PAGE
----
Eventually I reached the outskirts of Copenhagen and could see the Öresund bridge at the horizon. Even though I had crossed the bridge several times before, I was still exited; it’s a very impressive construction! (I tried to get video footage of me crossing the bridge but the camcorder kept sliding off the dashboard so I had to abandon the idea.)

Coming from the Danish side, I first went through the 2,5 mile long Drodgen tunnel that exit on the artificial island Peberholm. Then I finally got onto the bridge itself. With a clear blue sky the view was amazing, and as I climbed higher and higher I could eventually see the Swedish coastline on the other side. And after having crossed the 5 mile long bridge, I entered the Kingdom of Sweden. I paid the toll and continued onto the customs booths. But, again, no one stopped me to check my passport. What’s wrong with the world? What’s the point of having a passport if no one ever checks it?

Anyway, after the surprisingly long drive across Denmark, I was pretty tired and I checked in at a hotel in Lund for a good night’s sleep.

And thus end part two. In part three I will travel up through Sweden and take a final ferry before finally arriving in Åland, Finland.

A road map of the trip across Denmark:

10 Comments leave one →
  1. 7 May 2012 01:34

    I didn’t realize it would take 18 hours to cross! Goodness! I’m glad you had The Bloggess’s book. It’s wonderful, isn’t it?

    You ARE an international spy! You fooled them! In related news, I snuck liquids past TSA security in my bag today. Three bottles of nail polish. No one said a word. So you’re a spy and I could have been a terrorist and NO ONE CARES.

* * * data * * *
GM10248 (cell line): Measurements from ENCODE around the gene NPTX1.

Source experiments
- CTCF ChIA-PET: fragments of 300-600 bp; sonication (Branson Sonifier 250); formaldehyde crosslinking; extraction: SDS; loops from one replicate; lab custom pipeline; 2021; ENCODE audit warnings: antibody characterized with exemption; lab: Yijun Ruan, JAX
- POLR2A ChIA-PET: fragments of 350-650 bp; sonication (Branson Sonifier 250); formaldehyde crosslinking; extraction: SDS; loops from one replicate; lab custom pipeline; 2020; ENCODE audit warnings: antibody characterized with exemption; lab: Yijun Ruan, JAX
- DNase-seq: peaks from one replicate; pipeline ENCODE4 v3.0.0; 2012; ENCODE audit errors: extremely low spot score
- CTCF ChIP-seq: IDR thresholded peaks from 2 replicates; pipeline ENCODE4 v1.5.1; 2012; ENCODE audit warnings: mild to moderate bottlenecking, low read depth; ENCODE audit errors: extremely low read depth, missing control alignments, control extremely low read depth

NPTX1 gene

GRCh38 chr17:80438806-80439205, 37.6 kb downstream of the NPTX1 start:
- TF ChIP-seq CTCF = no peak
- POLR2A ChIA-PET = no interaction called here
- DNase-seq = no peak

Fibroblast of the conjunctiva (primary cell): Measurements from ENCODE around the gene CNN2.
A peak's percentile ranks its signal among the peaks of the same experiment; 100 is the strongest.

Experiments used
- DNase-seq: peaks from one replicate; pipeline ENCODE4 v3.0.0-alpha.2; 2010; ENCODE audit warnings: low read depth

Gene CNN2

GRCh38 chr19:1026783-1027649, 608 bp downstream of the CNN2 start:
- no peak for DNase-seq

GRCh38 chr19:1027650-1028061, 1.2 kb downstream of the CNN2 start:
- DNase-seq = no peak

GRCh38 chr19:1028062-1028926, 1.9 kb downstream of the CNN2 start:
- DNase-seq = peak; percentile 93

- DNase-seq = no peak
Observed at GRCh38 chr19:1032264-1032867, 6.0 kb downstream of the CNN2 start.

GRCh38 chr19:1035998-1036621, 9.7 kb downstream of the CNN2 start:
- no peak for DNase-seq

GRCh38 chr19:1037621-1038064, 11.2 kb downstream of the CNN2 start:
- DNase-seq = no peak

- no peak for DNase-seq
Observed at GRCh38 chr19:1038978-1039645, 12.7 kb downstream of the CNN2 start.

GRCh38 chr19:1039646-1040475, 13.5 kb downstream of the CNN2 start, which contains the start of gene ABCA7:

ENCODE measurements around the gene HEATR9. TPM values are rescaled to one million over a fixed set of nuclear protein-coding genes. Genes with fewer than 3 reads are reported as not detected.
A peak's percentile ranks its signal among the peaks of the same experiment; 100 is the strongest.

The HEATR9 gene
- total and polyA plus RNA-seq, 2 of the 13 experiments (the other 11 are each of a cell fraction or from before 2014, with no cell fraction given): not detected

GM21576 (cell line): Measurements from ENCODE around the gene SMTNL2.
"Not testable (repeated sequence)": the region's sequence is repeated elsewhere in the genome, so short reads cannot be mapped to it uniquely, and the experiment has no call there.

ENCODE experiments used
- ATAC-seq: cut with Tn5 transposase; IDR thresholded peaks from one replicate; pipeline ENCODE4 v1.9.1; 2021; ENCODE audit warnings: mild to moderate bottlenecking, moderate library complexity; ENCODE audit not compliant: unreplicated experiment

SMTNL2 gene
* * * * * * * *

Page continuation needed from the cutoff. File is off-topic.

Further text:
It makes me laugh you had to pretend to be English. That’s SUCH a spy thing to do!


    • 10 May 2012 16:13

      Sorry Amy, I completely missed this comment of yours!

      Yes, it really does take 18 hours. And there was another ferry line from Newcastle to Gothenburg that took a full 24 hours we used once.

      And yes, her book is great! I’m also reading another book called Rule 34 that is really good (even though it’s written in second-person narrative, which really annoys me).

      Well, if your dad say I’m a spy, I must be a spy. Who am I to argue with your dad?


  2. 10 May 2012 14:10

    “So I pretended to be English”. But you’re “the foreign bloke”!
    And they don’t have terrorists in Scandinavia so no problem with your passport. Oh wait …
    Did you have your special underpants on?


  3. Sonami permalink
    15 August 2012 02:15

    Funny thing that there’s a bridge linking Copenhagen to Sweden but the Danes didn’t bother to link Copenhagen with the rest of their country.

    I’m a newbe here, btw, and I’m really enjoying your blog!


    • 15 August 2012 05:51

      No, sorry, there is a bridge between Zealand (Sjælland) and the rest of Demark, it was just my asshatty SatNav that insisted on me taking ferries whenever possible. I’ve had words with it however, and it seems to behave now.

      Welcome to my blog! I’m glad you’re enjoying it! 🙂


      • Sonami permalink
        16 August 2012 03:59

        They start harmless enough, you know, forcing you to take ferries (see also ) and suddenly they’re taking over the world or something like that.

        I hope you won’t need to write about the robot revolution any time soon.



  1. The move – part three (Sweden & Finland) «
  2. Moving from Isle of Man to Finland – epilogue «